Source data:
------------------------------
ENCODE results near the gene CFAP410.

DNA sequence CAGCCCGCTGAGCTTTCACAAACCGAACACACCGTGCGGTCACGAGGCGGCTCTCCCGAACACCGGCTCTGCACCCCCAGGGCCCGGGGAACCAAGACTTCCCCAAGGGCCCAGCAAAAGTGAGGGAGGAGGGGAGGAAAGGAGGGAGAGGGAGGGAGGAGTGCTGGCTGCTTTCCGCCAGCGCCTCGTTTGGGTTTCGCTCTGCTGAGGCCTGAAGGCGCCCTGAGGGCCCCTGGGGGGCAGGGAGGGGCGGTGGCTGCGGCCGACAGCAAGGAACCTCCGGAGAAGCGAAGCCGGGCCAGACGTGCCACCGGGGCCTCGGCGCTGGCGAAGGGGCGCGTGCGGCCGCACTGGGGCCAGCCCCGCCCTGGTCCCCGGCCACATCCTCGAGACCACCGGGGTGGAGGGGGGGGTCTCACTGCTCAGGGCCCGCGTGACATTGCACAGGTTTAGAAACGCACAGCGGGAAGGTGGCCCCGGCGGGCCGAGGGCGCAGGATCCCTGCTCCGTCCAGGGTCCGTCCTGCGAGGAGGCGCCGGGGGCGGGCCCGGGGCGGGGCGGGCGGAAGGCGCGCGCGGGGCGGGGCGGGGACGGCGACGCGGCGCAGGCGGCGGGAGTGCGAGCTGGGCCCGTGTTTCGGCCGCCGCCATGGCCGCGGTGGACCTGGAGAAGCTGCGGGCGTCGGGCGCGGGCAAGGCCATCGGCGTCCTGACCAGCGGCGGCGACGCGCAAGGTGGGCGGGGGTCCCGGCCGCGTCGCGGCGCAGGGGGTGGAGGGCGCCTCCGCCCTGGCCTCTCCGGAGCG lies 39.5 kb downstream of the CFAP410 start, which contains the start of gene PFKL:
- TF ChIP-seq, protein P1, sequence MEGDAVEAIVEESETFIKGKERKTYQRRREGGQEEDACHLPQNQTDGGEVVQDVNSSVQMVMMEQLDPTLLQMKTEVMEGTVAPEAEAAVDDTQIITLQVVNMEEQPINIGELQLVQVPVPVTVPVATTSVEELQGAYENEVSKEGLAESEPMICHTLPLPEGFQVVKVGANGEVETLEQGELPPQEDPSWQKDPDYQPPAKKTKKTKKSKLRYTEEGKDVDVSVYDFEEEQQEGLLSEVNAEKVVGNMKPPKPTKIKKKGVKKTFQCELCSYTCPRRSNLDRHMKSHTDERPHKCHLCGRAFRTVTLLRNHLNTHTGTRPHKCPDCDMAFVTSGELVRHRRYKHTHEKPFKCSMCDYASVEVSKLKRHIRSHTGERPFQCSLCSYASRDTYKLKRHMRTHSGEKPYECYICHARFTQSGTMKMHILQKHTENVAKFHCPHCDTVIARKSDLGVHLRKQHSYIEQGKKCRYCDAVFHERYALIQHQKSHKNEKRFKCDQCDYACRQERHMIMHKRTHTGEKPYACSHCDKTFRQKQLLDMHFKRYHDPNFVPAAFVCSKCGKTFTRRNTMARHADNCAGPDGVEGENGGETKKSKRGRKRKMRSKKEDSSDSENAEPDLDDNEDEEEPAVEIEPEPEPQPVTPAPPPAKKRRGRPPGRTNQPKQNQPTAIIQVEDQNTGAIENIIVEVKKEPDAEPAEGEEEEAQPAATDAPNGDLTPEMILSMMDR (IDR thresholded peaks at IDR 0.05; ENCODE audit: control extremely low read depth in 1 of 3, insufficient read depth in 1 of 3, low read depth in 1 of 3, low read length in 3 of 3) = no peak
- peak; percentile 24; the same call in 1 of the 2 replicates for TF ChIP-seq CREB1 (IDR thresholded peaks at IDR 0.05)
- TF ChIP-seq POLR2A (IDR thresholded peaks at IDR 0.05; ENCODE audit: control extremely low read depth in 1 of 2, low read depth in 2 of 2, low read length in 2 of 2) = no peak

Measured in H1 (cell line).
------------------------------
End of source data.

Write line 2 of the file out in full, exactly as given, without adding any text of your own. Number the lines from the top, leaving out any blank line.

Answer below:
DNA sequence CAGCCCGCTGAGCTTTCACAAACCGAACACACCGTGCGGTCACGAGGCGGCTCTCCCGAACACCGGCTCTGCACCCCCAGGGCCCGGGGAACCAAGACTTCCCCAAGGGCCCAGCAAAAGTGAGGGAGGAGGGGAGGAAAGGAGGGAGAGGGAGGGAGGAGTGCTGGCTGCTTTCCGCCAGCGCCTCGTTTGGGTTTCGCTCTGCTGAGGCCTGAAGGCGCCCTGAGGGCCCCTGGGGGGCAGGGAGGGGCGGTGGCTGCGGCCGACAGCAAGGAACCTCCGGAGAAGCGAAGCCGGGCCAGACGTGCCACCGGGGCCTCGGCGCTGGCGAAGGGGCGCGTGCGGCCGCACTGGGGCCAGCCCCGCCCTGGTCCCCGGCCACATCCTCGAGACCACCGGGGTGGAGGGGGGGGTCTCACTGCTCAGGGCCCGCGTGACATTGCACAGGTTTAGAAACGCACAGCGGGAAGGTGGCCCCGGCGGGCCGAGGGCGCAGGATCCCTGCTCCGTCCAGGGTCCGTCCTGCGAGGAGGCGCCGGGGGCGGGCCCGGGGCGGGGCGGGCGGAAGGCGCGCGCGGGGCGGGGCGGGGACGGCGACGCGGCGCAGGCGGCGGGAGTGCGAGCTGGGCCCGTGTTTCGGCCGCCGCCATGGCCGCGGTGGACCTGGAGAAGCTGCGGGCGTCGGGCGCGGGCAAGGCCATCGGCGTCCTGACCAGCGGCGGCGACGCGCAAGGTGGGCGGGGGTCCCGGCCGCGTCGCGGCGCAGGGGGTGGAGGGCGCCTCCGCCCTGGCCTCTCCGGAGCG lies 39.5 kb downstream of the CFAP410 start, which contains the start of gene PFKL: